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Singapore’s enduring competitive advantage

When Singapore Foreign Minister K Shanmugam spoke recently of the vision of Singapore as the New York of an integrated ASEAN (Association of South-east Asian Nations), that reminded me of past calls for Singapore to become the Geneva of the East or the Switzerland of Asia.

Singapore’s enduring competitive advantage

Project Jewel — the plan to transform a car park into an architecturally iconic global attraction — is an example of the continuous effort to build up Singapore’s soft assets. Photo: Changi Airport Group

When Singapore Foreign Minister K Shanmugam spoke recently of the vision of Singapore as the New York of an integrated ASEAN (Association of South-east Asian Nations), that reminded me of past calls for Singapore to become the Geneva of the East or the Switzerland of Asia.

In the recently released 2013 World Economic Forum (WEF) Annual Global Competitiveness Report, Switzerland retained its ranking as the world’s most competitive economy; Singapore was No 2.

Based on “hard metrics”, the WEF assessed that Singapore boasts one of the world’s best institutional frameworks, a world-class framework, and sound macroeconomic environment and fiscal management.

But what these metrics do not measure are the “soft” metrics of what makes a nation competitive. Like all things qualitative, this is more difficult to pin down in hard numbers.

THE ‘SOFT METRICS’ THAT MATTER

More than two decades ago, the Singapore Government set its sights on becoming the Geneva of the East with a Swiss standard of living. Today, the Geneva-based World Intellectual Property Organization has its Asian office in Singapore. According to WEF data, Switzerland’s per capita income (at purchasing power parity) was US$81,161 (S$101,023) as of last year, while Singapore was at US$49,271. So, is Singapore on the way? Not really — it all depends on what you perceive as the “Swiss standard of living”.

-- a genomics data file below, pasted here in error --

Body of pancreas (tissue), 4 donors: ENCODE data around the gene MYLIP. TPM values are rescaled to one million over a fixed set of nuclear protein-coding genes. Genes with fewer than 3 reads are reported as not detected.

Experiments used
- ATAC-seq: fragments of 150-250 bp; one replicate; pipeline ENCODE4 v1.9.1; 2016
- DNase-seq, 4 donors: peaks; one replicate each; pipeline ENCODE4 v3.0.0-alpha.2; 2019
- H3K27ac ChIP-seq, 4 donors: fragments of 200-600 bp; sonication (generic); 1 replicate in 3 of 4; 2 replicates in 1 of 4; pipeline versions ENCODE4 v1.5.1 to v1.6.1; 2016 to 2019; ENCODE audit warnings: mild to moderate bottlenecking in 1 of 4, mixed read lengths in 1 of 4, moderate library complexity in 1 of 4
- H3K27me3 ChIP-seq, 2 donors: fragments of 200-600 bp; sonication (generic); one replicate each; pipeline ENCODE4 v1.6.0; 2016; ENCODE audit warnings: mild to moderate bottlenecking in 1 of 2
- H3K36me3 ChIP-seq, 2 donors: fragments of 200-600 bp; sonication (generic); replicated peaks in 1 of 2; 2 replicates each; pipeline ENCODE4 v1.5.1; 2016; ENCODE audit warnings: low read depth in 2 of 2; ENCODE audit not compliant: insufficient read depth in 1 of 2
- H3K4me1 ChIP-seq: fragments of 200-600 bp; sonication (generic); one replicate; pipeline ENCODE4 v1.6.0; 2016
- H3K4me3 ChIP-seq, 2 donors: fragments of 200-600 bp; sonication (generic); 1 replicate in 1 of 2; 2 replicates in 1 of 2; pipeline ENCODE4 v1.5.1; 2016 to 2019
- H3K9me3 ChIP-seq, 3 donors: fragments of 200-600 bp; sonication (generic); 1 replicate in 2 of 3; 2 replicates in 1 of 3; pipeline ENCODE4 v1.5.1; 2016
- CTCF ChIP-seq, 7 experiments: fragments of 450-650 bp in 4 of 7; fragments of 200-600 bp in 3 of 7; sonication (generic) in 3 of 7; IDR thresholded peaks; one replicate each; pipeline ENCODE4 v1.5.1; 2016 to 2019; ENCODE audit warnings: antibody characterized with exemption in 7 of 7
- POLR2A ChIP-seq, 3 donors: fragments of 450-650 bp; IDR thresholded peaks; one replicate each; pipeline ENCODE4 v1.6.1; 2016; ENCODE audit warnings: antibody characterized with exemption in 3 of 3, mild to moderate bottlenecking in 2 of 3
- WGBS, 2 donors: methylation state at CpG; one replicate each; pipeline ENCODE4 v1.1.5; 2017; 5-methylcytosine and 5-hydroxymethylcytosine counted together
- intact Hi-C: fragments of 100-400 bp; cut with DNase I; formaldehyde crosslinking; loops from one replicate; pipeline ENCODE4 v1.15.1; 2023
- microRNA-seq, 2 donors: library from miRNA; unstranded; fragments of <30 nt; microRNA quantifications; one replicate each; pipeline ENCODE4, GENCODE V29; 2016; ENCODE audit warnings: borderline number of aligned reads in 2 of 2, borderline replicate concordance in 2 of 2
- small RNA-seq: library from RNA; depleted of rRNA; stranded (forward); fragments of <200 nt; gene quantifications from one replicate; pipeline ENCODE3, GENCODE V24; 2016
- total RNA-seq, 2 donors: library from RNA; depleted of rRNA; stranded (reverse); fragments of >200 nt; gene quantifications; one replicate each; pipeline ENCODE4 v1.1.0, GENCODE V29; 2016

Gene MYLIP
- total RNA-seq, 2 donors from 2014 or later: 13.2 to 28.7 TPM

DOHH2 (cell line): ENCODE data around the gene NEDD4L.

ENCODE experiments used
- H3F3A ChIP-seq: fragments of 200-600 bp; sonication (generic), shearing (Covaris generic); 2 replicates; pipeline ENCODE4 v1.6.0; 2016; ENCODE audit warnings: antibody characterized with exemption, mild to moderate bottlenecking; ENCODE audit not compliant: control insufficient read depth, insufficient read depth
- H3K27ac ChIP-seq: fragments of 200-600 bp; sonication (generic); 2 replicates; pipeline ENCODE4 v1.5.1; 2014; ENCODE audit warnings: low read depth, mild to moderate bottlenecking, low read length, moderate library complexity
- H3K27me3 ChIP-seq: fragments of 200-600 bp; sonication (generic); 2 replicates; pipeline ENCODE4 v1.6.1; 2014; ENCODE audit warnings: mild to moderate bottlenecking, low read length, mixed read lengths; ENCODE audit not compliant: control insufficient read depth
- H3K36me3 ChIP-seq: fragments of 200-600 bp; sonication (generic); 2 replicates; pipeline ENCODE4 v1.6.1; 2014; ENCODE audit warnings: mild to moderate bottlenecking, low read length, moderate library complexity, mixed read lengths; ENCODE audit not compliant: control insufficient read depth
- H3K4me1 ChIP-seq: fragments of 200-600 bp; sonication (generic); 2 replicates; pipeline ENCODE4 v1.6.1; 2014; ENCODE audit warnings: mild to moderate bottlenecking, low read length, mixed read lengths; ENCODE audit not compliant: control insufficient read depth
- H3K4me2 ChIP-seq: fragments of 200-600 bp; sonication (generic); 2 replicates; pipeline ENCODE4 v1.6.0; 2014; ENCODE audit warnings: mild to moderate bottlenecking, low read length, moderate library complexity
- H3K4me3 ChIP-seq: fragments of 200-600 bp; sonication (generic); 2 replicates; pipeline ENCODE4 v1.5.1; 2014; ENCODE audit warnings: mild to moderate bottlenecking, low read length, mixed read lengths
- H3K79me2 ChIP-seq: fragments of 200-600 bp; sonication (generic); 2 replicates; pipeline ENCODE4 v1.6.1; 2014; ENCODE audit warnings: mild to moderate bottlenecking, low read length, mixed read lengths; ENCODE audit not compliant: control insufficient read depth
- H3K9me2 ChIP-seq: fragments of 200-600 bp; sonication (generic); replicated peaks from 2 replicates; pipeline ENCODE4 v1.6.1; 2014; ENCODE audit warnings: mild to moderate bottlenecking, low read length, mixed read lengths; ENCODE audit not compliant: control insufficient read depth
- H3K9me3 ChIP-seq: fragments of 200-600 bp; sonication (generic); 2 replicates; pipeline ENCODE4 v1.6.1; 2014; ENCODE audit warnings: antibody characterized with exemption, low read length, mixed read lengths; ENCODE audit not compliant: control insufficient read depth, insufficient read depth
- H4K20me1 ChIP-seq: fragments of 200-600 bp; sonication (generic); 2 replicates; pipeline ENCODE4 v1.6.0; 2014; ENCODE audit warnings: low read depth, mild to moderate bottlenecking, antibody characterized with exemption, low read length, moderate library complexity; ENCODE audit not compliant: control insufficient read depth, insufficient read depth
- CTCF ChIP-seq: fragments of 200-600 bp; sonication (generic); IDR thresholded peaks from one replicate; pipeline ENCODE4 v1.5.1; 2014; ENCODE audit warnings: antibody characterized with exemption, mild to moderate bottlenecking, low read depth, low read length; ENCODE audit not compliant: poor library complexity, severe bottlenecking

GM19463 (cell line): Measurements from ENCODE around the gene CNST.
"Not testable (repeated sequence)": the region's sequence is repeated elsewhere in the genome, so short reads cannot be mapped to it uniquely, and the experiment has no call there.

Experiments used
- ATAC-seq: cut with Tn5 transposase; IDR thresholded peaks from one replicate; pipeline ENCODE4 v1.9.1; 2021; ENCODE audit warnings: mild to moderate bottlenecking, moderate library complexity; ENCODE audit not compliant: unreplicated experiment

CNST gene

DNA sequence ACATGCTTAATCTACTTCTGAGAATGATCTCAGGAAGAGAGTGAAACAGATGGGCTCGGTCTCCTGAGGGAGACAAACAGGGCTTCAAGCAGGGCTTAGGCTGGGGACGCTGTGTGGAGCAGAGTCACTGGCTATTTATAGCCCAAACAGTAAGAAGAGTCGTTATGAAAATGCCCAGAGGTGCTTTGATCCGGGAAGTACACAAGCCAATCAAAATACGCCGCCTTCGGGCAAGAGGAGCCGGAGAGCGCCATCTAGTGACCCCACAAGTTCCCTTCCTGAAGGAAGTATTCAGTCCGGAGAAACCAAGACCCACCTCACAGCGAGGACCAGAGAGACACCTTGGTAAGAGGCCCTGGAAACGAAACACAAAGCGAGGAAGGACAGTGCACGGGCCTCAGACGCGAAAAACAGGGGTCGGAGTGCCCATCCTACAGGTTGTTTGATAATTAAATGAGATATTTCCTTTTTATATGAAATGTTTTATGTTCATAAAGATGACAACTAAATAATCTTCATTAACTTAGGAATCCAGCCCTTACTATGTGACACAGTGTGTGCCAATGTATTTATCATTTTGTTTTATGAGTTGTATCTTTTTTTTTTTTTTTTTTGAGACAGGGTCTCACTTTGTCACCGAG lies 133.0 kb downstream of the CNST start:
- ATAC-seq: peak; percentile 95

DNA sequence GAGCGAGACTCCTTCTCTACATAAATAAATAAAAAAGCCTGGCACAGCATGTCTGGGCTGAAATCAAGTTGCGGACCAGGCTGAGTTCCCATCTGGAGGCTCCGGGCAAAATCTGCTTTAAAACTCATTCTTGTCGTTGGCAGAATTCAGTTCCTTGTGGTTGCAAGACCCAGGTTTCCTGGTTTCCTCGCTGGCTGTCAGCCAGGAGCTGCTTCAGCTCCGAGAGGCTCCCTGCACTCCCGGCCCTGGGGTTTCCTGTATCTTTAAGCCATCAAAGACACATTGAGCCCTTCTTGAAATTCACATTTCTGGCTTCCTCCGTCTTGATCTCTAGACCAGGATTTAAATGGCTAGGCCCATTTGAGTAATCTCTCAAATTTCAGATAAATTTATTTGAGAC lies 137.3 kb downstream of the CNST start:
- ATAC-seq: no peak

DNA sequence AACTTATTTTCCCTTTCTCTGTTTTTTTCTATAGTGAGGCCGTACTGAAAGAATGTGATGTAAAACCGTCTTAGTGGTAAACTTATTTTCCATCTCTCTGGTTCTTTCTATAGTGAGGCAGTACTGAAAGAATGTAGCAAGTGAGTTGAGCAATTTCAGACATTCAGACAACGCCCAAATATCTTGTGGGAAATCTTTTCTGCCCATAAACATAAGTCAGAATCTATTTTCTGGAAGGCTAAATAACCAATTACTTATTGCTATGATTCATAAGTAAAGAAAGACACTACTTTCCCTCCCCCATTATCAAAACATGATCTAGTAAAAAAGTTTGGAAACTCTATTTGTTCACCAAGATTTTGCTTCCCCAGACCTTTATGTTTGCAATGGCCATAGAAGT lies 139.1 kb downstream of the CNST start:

Still, when you look at how Singapore has evolved as an economy and as a society, you will see that the soft metrics that define the quality of national leadership, as well as the strategic ability to respond to a more fluid and complex world, are actually the more enduring source of our competitive advantage.

Nassim Taleb, in his seminal book on antifragility, talks about the critical importance of agility and flexibility to survive unpredictable change. “Fragility is the quality of things that are vulnerable to volatility,” he says. “Deprive your bones of stress and they become brittle,” he adds. For societies to become more antifragile, Taleb argues, we should embrace unpredictable change rather than chase after the illusion of stability.

The WEF report states: “Singapore has world-class infrastructure, with excellent roads, ports, and air transport facilities.” If the drivers of competitiveness were merely the fact of having more runways and better capacity, or integrated services which are efficient with high productivity, all that can be replicated.

The stronger driver, though, is our nimbleness and our ability to act on foresight and create new value. When Prime Minister Lee Hsien Loong unveiled Project Jewel in last month’s National Day Rally — the plan to transform a car park into an architecturally iconic global attraction — that was an example of the continuous effort to build up Singapore’s soft assets.

NEVER STOP PEDALLING